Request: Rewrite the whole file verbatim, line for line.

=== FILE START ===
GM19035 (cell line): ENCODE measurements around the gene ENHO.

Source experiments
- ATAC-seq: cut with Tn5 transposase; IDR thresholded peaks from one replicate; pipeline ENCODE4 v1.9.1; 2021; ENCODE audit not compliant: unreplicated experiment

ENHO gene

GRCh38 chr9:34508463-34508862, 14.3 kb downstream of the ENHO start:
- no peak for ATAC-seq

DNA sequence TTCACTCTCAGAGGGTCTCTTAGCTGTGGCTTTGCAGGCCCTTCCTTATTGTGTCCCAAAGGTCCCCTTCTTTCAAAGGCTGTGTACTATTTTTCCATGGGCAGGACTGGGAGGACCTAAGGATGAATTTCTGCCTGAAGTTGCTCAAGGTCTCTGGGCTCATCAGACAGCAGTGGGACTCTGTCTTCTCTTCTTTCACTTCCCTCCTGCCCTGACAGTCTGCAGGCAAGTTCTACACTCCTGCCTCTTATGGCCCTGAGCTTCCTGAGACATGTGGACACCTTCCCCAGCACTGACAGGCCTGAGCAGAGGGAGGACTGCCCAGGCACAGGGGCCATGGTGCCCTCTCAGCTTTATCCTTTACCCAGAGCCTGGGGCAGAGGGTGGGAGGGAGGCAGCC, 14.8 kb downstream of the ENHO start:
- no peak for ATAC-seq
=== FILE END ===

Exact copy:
GM19035 (cell line): ENCODE measurements around the gene ENHO.

Source experiments
- ATAC-seq: cut with Tn5 transposase; IDR thresholded peaks from one replicate; pipeline ENCODE4 v1.9.1; 2021; ENCODE audit not compliant: unreplicated experiment

ENHO gene

GRCh38 chr9:34508463-34508862, 14.3 kb downstream of the ENHO start:
- no peak for ATAC-seq

DNA sequence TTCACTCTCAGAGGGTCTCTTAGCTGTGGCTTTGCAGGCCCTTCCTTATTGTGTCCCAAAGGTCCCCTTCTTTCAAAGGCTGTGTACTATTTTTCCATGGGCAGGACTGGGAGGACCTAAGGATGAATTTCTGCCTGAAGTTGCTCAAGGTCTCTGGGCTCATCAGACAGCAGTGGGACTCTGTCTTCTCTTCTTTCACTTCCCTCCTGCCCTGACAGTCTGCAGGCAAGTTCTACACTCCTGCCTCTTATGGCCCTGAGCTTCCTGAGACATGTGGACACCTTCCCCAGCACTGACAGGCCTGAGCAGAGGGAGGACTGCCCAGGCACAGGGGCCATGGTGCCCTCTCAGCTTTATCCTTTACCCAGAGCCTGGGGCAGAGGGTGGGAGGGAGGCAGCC, 14.8 kb downstream of the ENHO start:
- no peak for ATAC-seq